Uber and Waymo have been tangled in a legal dispute over self-driving car technology and the engineer who started the feud could soon lose his job.
For those unfamiliar with the whole matter, Anthony Levandowski is an engineer who worked at Google at one point, then left the company to co-found a startup called Otto, which Uber later acquired for nearly $700 million.
Levandowksi became Uber's star engineer for driverless car tech, but it seems that he didn't leave Google empty-handed. As Google's Waymo alleges in the lawsuit, on his way out Levandowski stole thousands of confidential documents related to self-driving car technology.
Uber Top Lawyer Threatens To Fire Levandowski
Waymo did not sue Levandowski, but took Uber to court accusing the company of conspiring with the engineer to steal trade secrets for self-driving car designs.
The lawsuit between Waymo and Uber had several twists so far and in the latest dramatic turn, Uber's top lawyer threatened to fire Levandowski if he fails to comply with the court's requests.
Back in March, Levandowski tried to exercise his Fifth Amendment rights against self-incrimination in an attempt to avoid facing criminal charges, but the court denied his request.
In the latest twist, Uber's top lawyer sent a letter to Levandowski advising him to comply with the court's investigation into the nearly 10 GB of data Waymo says he stole, or face "adverse employment action." The consequence could include losing his position at Uber. The cooperation, meanwhile, could include testifying or submitting any Waymo data that may be in his possession.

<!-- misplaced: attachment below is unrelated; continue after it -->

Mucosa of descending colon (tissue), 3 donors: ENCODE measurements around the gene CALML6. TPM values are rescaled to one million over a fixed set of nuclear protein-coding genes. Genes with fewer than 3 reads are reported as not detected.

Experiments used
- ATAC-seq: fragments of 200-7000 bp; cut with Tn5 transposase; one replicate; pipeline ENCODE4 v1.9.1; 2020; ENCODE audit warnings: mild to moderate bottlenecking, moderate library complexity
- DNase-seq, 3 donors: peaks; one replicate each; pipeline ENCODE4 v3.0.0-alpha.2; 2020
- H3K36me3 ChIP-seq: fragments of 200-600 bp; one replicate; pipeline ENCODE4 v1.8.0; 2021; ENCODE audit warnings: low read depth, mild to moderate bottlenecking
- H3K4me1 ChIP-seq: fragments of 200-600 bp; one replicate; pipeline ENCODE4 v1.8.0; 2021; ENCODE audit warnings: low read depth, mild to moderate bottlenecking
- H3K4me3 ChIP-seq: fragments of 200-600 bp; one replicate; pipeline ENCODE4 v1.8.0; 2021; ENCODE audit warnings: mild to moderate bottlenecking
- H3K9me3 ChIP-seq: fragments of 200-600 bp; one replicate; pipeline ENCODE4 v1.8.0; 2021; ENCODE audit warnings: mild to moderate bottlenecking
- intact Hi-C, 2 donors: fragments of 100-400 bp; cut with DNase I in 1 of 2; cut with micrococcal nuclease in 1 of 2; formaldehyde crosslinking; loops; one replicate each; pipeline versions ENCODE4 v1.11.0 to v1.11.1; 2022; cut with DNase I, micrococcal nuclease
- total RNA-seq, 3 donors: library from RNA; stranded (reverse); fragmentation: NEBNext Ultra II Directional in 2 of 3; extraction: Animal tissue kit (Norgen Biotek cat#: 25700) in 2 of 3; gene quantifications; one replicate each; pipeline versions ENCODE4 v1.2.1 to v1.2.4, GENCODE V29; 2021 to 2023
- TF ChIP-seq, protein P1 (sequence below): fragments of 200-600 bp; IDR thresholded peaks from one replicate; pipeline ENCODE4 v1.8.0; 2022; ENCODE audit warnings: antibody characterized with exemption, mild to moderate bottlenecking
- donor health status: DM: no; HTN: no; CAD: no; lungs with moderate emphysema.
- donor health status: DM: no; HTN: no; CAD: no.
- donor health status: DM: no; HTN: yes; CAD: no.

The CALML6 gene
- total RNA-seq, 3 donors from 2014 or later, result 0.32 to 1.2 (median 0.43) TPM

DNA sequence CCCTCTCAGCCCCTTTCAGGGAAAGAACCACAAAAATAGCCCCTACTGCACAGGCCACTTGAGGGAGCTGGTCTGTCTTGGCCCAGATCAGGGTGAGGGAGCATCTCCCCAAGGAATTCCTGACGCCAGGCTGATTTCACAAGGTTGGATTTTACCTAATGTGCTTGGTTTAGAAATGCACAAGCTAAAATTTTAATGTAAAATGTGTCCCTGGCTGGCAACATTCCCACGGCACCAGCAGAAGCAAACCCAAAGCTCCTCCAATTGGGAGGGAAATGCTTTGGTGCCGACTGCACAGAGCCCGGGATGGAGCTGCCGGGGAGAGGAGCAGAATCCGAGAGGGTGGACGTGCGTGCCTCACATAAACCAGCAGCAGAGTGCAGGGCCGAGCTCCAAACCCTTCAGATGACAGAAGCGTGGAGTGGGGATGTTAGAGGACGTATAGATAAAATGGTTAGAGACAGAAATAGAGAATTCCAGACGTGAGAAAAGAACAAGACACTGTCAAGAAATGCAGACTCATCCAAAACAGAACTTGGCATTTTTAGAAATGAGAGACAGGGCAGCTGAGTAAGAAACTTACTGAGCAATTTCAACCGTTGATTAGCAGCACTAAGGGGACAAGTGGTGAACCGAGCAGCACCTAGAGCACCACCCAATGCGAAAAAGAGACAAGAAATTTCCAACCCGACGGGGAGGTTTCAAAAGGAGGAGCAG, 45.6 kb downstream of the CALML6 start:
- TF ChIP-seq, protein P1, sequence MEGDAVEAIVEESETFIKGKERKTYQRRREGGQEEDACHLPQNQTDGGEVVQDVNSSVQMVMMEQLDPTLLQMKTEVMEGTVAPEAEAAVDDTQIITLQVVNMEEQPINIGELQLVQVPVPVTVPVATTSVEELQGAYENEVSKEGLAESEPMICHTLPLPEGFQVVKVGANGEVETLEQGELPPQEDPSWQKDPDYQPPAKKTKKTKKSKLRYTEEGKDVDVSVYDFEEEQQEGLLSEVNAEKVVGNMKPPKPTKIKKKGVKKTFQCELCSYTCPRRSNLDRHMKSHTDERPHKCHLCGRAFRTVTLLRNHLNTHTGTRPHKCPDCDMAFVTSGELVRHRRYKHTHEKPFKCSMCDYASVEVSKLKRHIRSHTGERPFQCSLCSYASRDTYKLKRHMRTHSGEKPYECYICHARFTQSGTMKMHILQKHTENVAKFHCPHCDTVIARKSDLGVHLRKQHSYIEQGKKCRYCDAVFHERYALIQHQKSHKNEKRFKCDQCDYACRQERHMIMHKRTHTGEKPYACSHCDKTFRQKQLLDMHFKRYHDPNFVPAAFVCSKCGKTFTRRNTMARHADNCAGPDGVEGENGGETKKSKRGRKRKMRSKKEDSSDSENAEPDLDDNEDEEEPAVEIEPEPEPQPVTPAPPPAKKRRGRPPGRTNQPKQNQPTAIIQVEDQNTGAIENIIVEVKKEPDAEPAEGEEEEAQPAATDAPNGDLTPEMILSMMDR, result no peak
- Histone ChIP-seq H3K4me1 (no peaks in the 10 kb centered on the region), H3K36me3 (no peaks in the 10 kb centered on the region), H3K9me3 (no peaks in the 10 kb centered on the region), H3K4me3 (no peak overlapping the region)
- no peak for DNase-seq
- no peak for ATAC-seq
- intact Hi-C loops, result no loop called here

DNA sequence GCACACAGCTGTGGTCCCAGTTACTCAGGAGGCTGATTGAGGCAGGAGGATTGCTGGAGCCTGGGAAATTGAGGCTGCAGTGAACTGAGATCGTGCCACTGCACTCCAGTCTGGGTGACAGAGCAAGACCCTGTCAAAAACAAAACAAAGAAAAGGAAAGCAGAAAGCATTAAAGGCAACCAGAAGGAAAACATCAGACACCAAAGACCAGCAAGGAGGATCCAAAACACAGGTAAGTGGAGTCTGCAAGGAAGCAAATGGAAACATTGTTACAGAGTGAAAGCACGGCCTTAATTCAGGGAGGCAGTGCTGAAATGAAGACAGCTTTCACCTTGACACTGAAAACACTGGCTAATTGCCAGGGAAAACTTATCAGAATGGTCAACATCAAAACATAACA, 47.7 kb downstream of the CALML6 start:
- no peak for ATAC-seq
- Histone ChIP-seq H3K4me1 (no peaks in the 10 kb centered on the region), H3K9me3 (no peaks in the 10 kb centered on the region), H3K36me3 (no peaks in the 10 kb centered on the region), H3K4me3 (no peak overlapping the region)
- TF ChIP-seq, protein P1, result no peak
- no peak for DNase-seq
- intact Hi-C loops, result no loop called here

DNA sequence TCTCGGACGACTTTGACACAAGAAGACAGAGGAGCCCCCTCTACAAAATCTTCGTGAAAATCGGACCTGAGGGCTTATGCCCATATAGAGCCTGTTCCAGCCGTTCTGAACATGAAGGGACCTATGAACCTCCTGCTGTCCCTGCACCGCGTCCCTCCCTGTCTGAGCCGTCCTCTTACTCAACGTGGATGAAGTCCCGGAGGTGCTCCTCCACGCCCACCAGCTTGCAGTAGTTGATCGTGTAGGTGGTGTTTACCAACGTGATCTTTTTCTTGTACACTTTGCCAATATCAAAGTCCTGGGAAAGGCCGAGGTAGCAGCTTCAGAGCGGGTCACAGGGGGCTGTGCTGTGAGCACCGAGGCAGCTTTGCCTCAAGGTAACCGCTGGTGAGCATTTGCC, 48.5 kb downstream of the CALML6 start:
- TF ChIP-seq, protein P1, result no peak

In a recent court filing, Levandowski argued that the order that U.S. District Judge William Alsup issued on May 11 was an incredibly heavy burden, as it virtually left him in an impossible dilemma. Levandowski's lawyer, Miles Ehrlich, said the order forces the engineer to choose between his job and his Fifth Amendment rights against self-incrimination, and should be amended.
"Anything short of firing Mr. Levandowski to get him to waive his Fifth Amendment rights and attorney-client privileges would put Uber at risk of contempt, since it would fail to measure up to the Court's command that Uber exercise every lawful power it has over Mr. Levandowski," Ehrlich argued.
Judge Alsup referred the case to federal prosecutors to investigate the claims Waymo made, and Uber could face criminal prosecution if found to have a fault in the matter.
Comply, Or Else
In the May 18 letter to Levandowski, Uber General Counsel Salle Yoo highlighted that Uber is still confident that it didn't use any Waymo trade secrets in developing its own autonomous driving technology, and it's confident that it will be able to prove it eventually.
"Until then, we insist that you do everything in your power to assist us in complying with the order," Yoo added.
Uber already demoted Levandowski back in April, but the engineer remained with the company although he's no longer in charge of Uber's self-driving car unit. Should he fail to comply, termination of employment is likely the next step Uber will take in this matter.
Waymo and Uber have been racing to develop self-driving cars and the verdict in this lawsuit could have a big say on which one of them can perfect the technology first.